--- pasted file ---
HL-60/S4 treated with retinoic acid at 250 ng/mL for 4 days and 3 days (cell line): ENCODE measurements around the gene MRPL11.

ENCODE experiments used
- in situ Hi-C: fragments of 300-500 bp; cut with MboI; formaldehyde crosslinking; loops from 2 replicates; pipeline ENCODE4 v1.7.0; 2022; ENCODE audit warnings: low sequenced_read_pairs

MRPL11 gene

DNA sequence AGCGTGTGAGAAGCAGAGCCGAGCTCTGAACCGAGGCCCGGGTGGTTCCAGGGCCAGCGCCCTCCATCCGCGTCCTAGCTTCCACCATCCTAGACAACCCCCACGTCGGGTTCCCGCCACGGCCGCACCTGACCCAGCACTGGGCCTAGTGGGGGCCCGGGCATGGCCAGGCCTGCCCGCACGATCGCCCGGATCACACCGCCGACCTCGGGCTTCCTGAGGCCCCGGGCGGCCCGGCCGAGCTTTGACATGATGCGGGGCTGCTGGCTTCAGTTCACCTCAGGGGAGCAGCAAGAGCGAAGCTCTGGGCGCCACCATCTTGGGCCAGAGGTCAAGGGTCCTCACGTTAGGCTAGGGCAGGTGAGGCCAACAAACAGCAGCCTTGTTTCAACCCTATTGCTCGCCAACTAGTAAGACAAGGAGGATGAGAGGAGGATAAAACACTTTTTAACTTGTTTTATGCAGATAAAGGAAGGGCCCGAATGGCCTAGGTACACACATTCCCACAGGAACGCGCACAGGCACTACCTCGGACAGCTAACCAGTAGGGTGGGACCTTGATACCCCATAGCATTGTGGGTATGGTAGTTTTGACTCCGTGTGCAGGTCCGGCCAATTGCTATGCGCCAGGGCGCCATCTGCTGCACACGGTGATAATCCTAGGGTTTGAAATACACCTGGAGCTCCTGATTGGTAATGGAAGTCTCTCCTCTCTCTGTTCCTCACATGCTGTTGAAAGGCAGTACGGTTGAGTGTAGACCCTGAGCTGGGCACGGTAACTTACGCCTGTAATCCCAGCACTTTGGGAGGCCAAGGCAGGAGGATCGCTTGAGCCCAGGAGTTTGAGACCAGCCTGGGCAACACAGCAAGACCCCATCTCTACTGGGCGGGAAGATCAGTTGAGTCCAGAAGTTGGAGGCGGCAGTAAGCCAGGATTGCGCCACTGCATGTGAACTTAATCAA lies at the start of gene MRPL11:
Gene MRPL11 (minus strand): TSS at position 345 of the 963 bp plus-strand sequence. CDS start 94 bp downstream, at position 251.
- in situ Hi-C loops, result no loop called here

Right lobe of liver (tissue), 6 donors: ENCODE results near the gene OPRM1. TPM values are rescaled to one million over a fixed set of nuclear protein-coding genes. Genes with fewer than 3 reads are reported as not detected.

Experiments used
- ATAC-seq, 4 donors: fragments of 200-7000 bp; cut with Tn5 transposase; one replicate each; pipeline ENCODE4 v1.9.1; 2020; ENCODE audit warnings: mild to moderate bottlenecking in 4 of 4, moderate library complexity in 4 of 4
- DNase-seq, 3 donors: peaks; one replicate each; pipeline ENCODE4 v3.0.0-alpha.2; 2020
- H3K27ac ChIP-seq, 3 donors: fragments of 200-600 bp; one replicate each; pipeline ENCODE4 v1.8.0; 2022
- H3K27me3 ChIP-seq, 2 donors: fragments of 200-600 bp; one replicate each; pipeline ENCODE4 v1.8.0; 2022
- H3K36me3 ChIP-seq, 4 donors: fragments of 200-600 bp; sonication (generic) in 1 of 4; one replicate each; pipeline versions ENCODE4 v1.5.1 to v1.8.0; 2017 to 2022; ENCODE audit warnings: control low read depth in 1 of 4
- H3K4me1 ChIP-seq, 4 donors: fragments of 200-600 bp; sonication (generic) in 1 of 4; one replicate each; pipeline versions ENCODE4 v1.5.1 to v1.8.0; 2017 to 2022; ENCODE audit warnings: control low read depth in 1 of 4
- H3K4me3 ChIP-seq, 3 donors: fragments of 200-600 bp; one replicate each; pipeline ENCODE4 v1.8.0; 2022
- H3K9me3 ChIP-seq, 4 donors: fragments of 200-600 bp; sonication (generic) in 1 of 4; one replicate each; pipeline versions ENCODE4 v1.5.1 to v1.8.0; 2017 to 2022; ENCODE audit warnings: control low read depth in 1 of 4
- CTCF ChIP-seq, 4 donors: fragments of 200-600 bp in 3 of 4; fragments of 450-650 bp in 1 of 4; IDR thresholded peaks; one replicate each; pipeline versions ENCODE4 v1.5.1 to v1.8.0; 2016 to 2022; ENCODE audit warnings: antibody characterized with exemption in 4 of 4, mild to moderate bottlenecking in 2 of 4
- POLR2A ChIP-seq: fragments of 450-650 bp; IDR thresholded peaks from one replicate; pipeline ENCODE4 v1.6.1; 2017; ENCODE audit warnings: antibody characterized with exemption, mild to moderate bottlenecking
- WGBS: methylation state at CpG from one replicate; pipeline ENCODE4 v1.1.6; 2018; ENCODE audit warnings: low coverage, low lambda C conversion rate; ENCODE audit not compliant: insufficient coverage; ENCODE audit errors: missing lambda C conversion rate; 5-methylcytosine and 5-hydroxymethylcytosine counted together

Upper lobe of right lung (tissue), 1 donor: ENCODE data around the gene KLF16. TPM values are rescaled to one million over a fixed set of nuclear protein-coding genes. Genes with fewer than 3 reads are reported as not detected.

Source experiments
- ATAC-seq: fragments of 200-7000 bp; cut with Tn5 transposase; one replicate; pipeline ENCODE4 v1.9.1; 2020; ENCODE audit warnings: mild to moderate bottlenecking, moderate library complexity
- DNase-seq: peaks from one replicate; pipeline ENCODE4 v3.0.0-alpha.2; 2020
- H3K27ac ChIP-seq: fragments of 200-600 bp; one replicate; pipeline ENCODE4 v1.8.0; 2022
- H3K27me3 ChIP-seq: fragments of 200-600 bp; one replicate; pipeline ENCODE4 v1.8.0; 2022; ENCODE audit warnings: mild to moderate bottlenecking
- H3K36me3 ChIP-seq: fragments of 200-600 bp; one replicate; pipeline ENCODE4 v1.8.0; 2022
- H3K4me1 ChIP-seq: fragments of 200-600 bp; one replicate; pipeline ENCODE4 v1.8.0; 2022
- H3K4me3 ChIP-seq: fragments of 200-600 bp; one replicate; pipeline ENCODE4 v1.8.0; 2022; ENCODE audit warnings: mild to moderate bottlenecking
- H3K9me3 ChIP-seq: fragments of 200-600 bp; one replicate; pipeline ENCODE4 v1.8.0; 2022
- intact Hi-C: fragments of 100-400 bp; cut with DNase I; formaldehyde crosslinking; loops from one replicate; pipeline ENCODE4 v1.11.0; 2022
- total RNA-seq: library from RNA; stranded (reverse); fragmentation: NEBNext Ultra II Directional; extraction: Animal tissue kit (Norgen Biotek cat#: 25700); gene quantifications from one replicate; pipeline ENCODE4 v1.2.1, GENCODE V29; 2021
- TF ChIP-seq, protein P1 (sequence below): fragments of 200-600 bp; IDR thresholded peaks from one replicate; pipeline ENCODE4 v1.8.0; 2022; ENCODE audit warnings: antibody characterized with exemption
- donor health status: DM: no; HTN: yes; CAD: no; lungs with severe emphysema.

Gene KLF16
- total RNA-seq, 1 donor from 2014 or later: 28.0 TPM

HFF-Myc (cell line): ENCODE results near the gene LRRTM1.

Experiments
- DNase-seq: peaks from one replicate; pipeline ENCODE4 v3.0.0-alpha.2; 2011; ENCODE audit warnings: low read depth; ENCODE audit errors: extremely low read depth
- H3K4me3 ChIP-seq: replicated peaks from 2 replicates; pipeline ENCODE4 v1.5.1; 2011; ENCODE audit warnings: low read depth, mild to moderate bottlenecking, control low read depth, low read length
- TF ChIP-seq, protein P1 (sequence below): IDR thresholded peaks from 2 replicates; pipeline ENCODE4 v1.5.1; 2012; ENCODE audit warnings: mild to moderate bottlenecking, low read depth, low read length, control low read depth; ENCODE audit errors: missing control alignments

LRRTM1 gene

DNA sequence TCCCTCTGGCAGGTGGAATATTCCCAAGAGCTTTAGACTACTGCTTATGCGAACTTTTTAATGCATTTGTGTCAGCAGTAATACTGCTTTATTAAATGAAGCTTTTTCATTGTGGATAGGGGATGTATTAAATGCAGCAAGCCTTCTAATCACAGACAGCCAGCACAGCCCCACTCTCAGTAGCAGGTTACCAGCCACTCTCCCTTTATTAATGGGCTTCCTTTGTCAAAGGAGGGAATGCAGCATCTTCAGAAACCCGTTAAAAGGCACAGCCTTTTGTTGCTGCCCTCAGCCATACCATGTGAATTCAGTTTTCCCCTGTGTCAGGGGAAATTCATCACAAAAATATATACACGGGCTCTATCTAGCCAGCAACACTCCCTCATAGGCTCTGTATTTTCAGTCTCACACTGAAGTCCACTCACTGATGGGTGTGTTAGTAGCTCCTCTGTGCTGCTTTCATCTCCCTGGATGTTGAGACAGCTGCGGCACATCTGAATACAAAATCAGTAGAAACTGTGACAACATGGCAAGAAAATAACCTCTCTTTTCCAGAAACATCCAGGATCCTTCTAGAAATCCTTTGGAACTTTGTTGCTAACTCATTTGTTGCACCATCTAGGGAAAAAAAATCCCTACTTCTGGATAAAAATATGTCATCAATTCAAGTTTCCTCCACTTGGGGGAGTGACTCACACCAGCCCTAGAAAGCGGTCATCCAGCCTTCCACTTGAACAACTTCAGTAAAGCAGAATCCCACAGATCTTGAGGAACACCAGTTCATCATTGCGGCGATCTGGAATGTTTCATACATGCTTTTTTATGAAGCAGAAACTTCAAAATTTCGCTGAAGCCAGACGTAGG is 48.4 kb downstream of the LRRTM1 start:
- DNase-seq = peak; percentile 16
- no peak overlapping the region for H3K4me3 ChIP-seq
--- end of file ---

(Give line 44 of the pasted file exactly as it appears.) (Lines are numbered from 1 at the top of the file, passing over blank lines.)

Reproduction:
- DNase-seq = peak; percentile 16